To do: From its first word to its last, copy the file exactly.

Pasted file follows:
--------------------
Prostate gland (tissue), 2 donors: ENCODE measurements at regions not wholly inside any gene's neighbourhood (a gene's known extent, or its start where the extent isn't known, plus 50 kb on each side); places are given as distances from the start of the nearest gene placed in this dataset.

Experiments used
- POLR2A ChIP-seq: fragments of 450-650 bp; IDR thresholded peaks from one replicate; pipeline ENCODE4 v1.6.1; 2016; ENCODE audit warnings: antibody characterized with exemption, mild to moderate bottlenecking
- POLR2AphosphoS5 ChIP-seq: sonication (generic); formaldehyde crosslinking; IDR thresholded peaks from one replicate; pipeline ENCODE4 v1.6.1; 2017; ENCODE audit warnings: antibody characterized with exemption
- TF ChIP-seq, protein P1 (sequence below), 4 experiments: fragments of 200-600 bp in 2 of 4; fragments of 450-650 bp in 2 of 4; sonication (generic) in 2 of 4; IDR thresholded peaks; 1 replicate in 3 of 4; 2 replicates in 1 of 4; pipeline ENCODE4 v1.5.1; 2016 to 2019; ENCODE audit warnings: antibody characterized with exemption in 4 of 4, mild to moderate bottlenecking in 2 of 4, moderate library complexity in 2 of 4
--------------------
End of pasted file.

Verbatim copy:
Prostate gland (tissue), 2 donors: ENCODE measurements at regions not wholly inside any gene's neighbourhood (a gene's known extent, or its start where the extent isn't known, plus 50 kb on each side); places are given as distances from the start of the nearest gene placed in this dataset.

Experiments used
- POLR2A ChIP-seq: fragments of 450-650 bp; IDR thresholded peaks from one replicate; pipeline ENCODE4 v1.6.1; 2016; ENCODE audit warnings: antibody characterized with exemption, mild to moderate bottlenecking
- POLR2AphosphoS5 ChIP-seq: sonication (generic); formaldehyde crosslinking; IDR thresholded peaks from one replicate; pipeline ENCODE4 v1.6.1; 2017; ENCODE audit warnings: antibody characterized with exemption
- TF ChIP-seq, protein P1 (sequence below), 4 experiments: fragments of 200-600 bp in 2 of 4; fragments of 450-650 bp in 2 of 4; sonication (generic) in 2 of 4; IDR thresholded peaks; 1 replicate in 3 of 4; 2 replicates in 1 of 4; pipeline ENCODE4 v1.5.1; 2016 to 2019; ENCODE audit warnings: antibody characterized with exemption in 4 of 4, mild to moderate bottlenecking in 2 of 4, moderate library complexity in 2 of 4